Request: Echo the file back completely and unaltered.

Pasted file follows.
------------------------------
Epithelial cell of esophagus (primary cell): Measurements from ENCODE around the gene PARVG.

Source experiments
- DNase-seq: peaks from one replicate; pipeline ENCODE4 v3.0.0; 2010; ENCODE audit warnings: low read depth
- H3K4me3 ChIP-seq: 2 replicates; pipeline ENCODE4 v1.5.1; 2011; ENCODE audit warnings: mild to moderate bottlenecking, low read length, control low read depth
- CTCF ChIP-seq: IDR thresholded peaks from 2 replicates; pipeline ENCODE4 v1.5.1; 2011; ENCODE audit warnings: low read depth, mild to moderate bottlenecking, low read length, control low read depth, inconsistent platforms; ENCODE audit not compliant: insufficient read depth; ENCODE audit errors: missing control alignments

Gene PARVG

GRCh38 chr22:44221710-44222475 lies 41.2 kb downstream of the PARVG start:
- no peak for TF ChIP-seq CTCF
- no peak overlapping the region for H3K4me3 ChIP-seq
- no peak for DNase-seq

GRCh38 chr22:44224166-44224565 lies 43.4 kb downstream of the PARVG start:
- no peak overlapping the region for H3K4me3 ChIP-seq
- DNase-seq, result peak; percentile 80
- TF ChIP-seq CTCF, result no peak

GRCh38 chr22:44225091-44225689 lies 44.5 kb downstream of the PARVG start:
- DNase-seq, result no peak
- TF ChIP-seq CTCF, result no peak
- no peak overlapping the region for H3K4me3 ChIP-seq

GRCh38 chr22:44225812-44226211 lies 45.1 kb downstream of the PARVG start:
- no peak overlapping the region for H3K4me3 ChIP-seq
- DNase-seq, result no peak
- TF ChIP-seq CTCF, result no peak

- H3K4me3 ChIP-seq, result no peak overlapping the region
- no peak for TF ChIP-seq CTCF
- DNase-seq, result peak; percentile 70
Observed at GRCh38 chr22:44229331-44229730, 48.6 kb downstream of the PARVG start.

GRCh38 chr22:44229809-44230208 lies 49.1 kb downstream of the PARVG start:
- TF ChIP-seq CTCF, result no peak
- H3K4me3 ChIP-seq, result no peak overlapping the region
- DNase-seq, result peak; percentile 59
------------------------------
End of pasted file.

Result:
Epithelial cell of esophagus (primary cell): Measurements from ENCODE around the gene PARVG.

Source experiments
- DNase-seq: peaks from one replicate; pipeline ENCODE4 v3.0.0; 2010; ENCODE audit warnings: low read depth
- H3K4me3 ChIP-seq: 2 replicates; pipeline ENCODE4 v1.5.1; 2011; ENCODE audit warnings: mild to moderate bottlenecking, low read length, control low read depth
- CTCF ChIP-seq: IDR thresholded peaks from 2 replicates; pipeline ENCODE4 v1.5.1; 2011; ENCODE audit warnings: low read depth, mild to moderate bottlenecking, low read length, control low read depth, inconsistent platforms; ENCODE audit not compliant: insufficient read depth; ENCODE audit errors: missing control alignments

Gene PARVG

GRCh38 chr22:44221710-44222475 lies 41.2 kb downstream of the PARVG start:
- no peak for TF ChIP-seq CTCF
- no peak overlapping the region for H3K4me3 ChIP-seq
- no peak for DNase-seq

GRCh38 chr22:44224166-44224565 lies 43.4 kb downstream of the PARVG start:
- no peak overlapping the region for H3K4me3 ChIP-seq
- DNase-seq, result peak; percentile 80
- TF ChIP-seq CTCF, result no peak

GRCh38 chr22:44225091-44225689 lies 44.5 kb downstream of the PARVG start:
- DNase-seq, result no peak
- TF ChIP-seq CTCF, result no peak
- no peak overlapping the region for H3K4me3 ChIP-seq

GRCh38 chr22:44225812-44226211 lies 45.1 kb downstream of the PARVG start:
- no peak overlapping the region for H3K4me3 ChIP-seq
- DNase-seq, result no peak
- TF ChIP-seq CTCF, result no peak

- H3K4me3 ChIP-seq, result no peak overlapping the region
- no peak for TF ChIP-seq CTCF
- DNase-seq, result peak; percentile 70
Observed at GRCh38 chr22:44229331-44229730, 48.6 kb downstream of the PARVG start.

GRCh38 chr22:44229809-44230208 lies 49.1 kb downstream of the PARVG start:
- TF ChIP-seq CTCF, result no peak
- H3K4me3 ChIP-seq, result no peak overlapping the region
- DNase-seq, result peak; percentile 59